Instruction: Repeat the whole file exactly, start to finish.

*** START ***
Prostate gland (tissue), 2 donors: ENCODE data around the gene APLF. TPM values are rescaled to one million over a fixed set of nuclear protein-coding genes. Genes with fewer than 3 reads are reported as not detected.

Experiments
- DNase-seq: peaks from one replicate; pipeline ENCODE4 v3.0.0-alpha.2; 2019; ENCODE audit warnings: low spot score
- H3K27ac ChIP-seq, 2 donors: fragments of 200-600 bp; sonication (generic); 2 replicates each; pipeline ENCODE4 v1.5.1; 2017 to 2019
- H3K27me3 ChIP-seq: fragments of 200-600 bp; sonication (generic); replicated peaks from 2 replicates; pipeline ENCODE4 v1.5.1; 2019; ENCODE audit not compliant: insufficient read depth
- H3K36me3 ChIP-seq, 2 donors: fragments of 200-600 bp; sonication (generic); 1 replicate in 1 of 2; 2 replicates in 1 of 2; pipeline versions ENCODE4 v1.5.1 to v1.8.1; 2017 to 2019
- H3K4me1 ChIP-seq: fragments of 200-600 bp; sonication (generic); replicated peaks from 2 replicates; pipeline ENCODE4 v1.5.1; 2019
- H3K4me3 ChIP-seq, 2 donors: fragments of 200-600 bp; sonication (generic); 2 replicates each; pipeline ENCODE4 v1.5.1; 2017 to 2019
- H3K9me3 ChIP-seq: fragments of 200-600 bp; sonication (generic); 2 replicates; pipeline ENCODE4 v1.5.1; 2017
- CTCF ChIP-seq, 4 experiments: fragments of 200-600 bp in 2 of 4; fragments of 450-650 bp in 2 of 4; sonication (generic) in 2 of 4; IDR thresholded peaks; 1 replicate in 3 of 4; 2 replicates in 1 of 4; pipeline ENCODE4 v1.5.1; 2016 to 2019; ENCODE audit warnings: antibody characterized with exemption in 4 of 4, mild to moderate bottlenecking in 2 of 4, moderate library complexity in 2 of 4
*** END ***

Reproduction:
Prostate gland (tissue), 2 donors: ENCODE data around the gene APLF. TPM values are rescaled to one million over a fixed set of nuclear protein-coding genes. Genes with fewer than 3 reads are reported as not detected.

Experiments
- DNase-seq: peaks from one replicate; pipeline ENCODE4 v3.0.0-alpha.2; 2019; ENCODE audit warnings: low spot score
- H3K27ac ChIP-seq, 2 donors: fragments of 200-600 bp; sonication (generic); 2 replicates each; pipeline ENCODE4 v1.5.1; 2017 to 2019
- H3K27me3 ChIP-seq: fragments of 200-600 bp; sonication (generic); replicated peaks from 2 replicates; pipeline ENCODE4 v1.5.1; 2019; ENCODE audit not compliant: insufficient read depth
- H3K36me3 ChIP-seq, 2 donors: fragments of 200-600 bp; sonication (generic); 1 replicate in 1 of 2; 2 replicates in 1 of 2; pipeline versions ENCODE4 v1.5.1 to v1.8.1; 2017 to 2019
- H3K4me1 ChIP-seq: fragments of 200-600 bp; sonication (generic); replicated peaks from 2 replicates; pipeline ENCODE4 v1.5.1; 2019
- H3K4me3 ChIP-seq, 2 donors: fragments of 200-600 bp; sonication (generic); 2 replicates each; pipeline ENCODE4 v1.5.1; 2017 to 2019
- H3K9me3 ChIP-seq: fragments of 200-600 bp; sonication (generic); 2 replicates; pipeline ENCODE4 v1.5.1; 2017
- CTCF ChIP-seq, 4 experiments: fragments of 200-600 bp in 2 of 4; fragments of 450-650 bp in 2 of 4; sonication (generic) in 2 of 4; IDR thresholded peaks; 1 replicate in 3 of 4; 2 replicates in 1 of 4; pipeline ENCODE4 v1.5.1; 2016 to 2019; ENCODE audit warnings: antibody characterized with exemption in 4 of 4, mild to moderate bottlenecking in 2 of 4, moderate library complexity in 2 of 4